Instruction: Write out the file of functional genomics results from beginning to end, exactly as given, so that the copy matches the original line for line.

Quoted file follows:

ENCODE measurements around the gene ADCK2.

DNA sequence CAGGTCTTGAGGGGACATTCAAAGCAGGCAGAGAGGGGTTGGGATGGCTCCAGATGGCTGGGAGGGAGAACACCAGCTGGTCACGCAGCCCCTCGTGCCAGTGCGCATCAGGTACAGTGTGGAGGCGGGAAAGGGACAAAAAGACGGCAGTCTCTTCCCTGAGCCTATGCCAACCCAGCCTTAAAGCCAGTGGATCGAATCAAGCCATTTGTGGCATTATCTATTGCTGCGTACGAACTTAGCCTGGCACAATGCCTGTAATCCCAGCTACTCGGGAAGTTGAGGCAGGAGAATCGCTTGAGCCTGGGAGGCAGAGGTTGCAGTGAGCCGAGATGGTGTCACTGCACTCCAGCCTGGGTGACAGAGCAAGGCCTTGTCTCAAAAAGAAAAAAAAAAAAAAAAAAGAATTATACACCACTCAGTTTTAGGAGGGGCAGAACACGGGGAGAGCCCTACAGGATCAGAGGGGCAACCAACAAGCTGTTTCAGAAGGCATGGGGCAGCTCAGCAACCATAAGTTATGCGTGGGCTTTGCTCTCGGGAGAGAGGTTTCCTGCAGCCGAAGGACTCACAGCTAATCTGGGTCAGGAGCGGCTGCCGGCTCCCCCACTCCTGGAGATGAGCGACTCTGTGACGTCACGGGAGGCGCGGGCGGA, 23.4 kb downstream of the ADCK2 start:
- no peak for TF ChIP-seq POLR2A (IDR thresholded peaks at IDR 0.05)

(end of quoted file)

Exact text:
ENCODE measurements around the gene ADCK2.

DNA sequence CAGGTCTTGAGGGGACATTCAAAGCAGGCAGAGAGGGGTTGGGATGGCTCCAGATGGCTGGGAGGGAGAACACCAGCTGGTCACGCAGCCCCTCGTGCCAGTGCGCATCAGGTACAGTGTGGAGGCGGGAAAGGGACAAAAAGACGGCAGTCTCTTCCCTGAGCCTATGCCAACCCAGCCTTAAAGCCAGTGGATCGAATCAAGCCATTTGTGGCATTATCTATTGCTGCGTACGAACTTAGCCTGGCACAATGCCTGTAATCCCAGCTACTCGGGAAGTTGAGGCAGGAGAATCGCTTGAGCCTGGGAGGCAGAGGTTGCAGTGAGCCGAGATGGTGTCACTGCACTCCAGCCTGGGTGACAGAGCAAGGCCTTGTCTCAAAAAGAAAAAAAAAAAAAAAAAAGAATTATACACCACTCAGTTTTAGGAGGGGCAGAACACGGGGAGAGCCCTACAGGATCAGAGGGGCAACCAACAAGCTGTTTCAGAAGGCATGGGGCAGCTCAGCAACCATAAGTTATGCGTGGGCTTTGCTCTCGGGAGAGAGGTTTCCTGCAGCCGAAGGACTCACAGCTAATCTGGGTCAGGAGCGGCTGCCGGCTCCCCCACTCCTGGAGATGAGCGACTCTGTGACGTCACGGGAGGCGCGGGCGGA, 23.4 kb downstream of the ADCK2 start:
- no peak for TF ChIP-seq POLR2A (IDR thresholded peaks at IDR 0.05)